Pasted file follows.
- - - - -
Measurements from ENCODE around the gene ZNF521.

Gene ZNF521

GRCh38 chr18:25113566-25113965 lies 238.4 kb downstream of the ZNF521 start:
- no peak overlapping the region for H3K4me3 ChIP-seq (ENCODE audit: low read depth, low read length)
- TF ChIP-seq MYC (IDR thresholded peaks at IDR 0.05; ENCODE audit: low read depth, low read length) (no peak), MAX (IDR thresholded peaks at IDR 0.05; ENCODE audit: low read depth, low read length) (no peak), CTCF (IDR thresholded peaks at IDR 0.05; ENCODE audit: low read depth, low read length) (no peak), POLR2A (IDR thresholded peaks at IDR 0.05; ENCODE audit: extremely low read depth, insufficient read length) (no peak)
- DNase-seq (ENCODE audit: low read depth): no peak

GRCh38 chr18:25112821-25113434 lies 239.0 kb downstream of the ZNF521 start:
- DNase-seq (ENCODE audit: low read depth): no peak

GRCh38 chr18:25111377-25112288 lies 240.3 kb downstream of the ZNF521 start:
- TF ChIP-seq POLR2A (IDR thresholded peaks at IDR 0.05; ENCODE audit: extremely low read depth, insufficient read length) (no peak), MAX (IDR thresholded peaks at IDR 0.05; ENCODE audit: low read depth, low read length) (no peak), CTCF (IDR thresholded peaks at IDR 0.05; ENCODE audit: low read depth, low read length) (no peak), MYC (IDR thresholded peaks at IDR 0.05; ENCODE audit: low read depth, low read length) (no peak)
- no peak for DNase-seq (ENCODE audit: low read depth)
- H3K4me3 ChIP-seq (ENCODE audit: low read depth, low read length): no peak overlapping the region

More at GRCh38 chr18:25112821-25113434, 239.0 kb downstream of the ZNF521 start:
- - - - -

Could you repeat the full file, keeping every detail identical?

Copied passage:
Measurements from ENCODE around the gene ZNF521.

Gene ZNF521

GRCh38 chr18:25113566-25113965 lies 238.4 kb downstream of the ZNF521 start:
- no peak overlapping the region for H3K4me3 ChIP-seq (ENCODE audit: low read depth, low read length)
- TF ChIP-seq MYC (IDR thresholded peaks at IDR 0.05; ENCODE audit: low read depth, low read length) (no peak), MAX (IDR thresholded peaks at IDR 0.05; ENCODE audit: low read depth, low read length) (no peak), CTCF (IDR thresholded peaks at IDR 0.05; ENCODE audit: low read depth, low read length) (no peak), POLR2A (IDR thresholded peaks at IDR 0.05; ENCODE audit: extremely low read depth, insufficient read length) (no peak)
- DNase-seq (ENCODE audit: low read depth): no peak

GRCh38 chr18:25112821-25113434 lies 239.0 kb downstream of the ZNF521 start:
- DNase-seq (ENCODE audit: low read depth): no peak

GRCh38 chr18:25111377-25112288 lies 240.3 kb downstream of the ZNF521 start:
- TF ChIP-seq POLR2A (IDR thresholded peaks at IDR 0.05; ENCODE audit: extremely low read depth, insufficient read length) (no peak), MAX (IDR thresholded peaks at IDR 0.05; ENCODE audit: low read depth, low read length) (no peak), CTCF (IDR thresholded peaks at IDR 0.05; ENCODE audit: low read depth, low read length) (no peak), MYC (IDR thresholded peaks at IDR 0.05; ENCODE audit: low read depth, low read length) (no peak)
- no peak for DNase-seq (ENCODE audit: low read depth)
- H3K4me3 ChIP-seq (ENCODE audit: low read depth, low read length): no peak overlapping the region

More at GRCh38 chr18:25112821-25113434, 239.0 kb downstream of the ZNF521 start: